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By Anthony Barton
LONDON (MNI) - Last week, the global focus fell firmly on the "green
shoots" of recovery springing across China's economy. Fast forward not even 10
days and we have had soggy European and South Korean data, a swathe of global
central banks turning dovish and more guarded activity in the Chinese financial
At least on the Chinese markets side, the cause seemingly lies in the
statement issued at the end of last Friday's Politburo meeting.
The statement appeared to indicate a focus on longer term structural reform
in China, alongside targeted measures, as opposed to supporting the economy
through broad based stimulus. The statement also dropped a reference to "keeping
liquidity reasonably ample."
This has been followed up by the PBOC with a round of the Targeted
Medium-Term Lending Facility, the second of its kind since inception late last
year, with policymakers highlighting that we should now expect such operations
on a quarterly basis. Elsewhere, the PBOC has outlined provisions to promote
further targeted lending, giving credence to the idea that policymakers aim to
focus more on efforts that will feed through to the real economy, in turn
avoiding the effects of "flood-like" stimulus.
On the liquidity front, this week's open market operations drained some
CNY300bn out of the system after the central bank added CNY300bn last week. As a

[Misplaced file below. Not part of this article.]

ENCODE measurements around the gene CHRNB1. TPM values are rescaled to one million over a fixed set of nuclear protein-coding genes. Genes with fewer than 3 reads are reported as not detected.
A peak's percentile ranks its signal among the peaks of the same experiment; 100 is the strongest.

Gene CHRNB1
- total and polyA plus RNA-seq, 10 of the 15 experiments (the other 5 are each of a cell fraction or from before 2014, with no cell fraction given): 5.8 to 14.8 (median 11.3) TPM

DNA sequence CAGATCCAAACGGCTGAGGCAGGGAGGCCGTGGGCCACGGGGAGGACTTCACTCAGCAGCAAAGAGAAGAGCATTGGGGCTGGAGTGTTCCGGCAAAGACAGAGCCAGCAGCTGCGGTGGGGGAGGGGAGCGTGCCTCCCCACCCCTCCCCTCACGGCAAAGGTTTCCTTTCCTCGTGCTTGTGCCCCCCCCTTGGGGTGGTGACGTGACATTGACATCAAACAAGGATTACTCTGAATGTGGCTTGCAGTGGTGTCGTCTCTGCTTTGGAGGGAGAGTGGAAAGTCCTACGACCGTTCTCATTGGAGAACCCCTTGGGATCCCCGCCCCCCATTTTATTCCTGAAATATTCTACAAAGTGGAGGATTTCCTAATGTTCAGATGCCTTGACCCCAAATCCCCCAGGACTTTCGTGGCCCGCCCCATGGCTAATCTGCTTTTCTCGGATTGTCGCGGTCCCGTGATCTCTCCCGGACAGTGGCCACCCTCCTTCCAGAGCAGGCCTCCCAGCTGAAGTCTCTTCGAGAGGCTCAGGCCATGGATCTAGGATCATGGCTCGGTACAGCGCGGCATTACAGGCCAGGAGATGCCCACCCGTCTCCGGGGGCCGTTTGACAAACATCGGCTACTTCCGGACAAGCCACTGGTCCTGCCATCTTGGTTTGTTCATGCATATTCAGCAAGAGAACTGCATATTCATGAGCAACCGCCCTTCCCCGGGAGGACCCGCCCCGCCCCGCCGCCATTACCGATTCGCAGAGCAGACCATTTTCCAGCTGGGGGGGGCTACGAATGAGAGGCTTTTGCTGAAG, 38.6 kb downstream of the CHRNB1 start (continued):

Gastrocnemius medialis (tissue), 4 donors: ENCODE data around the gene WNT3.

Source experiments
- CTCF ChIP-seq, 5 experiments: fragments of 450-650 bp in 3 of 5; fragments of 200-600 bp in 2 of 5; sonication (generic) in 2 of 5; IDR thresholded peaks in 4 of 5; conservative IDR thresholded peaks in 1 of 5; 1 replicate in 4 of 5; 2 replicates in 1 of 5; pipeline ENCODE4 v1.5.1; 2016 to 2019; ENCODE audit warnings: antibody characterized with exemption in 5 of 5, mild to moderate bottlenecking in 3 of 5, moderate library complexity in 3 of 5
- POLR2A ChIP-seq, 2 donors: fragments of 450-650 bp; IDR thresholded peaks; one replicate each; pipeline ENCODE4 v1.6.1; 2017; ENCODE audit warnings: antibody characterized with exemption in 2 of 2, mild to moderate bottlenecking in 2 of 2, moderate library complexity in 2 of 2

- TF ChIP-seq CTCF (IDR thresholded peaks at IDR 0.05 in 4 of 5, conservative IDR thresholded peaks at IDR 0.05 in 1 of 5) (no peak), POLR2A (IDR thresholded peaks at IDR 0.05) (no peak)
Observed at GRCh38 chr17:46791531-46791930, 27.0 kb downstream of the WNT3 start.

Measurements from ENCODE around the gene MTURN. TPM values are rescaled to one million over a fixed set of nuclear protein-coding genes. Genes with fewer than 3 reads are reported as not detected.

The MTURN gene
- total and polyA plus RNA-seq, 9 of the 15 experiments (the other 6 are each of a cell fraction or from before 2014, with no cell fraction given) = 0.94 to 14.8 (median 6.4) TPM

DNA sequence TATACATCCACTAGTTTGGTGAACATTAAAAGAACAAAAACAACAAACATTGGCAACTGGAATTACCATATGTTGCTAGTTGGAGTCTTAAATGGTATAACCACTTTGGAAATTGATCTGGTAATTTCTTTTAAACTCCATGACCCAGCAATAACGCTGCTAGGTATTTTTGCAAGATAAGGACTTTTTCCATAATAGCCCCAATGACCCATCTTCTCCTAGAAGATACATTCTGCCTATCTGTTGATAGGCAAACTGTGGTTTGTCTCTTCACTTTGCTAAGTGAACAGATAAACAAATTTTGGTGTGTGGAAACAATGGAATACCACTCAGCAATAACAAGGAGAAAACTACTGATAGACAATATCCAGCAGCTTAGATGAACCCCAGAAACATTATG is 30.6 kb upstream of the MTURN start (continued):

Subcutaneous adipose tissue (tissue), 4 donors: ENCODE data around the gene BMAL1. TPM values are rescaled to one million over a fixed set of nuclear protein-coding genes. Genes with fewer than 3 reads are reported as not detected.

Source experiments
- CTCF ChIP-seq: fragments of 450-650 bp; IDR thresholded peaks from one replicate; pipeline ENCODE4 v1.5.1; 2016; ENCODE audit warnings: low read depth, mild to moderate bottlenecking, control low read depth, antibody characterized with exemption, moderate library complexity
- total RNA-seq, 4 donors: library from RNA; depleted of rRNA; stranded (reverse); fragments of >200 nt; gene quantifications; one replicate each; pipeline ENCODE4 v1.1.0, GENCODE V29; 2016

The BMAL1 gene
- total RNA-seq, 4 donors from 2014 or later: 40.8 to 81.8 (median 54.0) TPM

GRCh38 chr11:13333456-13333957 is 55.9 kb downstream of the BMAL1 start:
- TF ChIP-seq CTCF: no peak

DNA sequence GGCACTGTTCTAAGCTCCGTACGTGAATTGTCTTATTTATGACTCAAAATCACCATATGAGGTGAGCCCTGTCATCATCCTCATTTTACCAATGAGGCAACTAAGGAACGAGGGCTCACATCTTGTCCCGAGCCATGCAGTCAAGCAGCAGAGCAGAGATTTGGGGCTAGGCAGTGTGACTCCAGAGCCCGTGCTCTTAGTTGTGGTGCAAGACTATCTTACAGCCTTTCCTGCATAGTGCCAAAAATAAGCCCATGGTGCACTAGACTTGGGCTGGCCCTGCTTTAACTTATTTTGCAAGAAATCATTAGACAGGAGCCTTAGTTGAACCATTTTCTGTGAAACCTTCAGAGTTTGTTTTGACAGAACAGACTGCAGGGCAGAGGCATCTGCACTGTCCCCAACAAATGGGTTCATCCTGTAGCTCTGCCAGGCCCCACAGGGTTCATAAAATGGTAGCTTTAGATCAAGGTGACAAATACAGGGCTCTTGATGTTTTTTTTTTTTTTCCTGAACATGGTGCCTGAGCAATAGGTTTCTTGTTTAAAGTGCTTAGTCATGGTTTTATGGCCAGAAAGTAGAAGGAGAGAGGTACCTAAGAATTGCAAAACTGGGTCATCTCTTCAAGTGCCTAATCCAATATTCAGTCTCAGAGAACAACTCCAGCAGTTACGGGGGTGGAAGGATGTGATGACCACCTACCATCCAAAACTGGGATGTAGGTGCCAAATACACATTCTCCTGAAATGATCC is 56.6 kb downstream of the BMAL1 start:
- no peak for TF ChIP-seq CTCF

reminder, last week's MLF injections only resulted in a near 55% rollover of the
Tighter liquidity was highlighted in the latest MNI China Liquidity Survey,
with 64.3% of survey respondents noting a deterioration on the previous month --
albeit slightly lower than the 71.4% who saw tighter conditions in March, but
still representing a cumulative tightening in liquidity measures.
This has left Chinese equity markets on the defensive after the recent
stellar run higher, as investors remain wary of tighter purse strings in the
case of both the PBOC and the government.
In the fixed income market, the pullback in Chinese equities has allowed
CGBs to stabilise, with 10-Year yields around 4.0bp off their recent highs, but
still sitting close to 35bp higher than they did at the end of March.
U.S. Dollar/Yuan crosses remain range bound, although the WSJ has pointed
to the potential for an onshore USD shortage in China, while Chinese President
Xi noted that China "won't pursue yuan depreciation that harms others" as he
pledged to keep the currency at a stable level around equilibrium. This was
enough to push USD/CNH comfortably back into its recent range after a look above
Looking ahead, the global focus remains on the health of the Chinese
economy. One Shanghai trader noted that the positive economic expectations would
push China yields higher for a while, but they would reverse as the overly
optimistic mode gets corrected, underlining doubts among some traders over the
sustainability of the recovery.
--MNI London Bureau; tel: +44 203-586-2225; email: firstname.lastname@example.org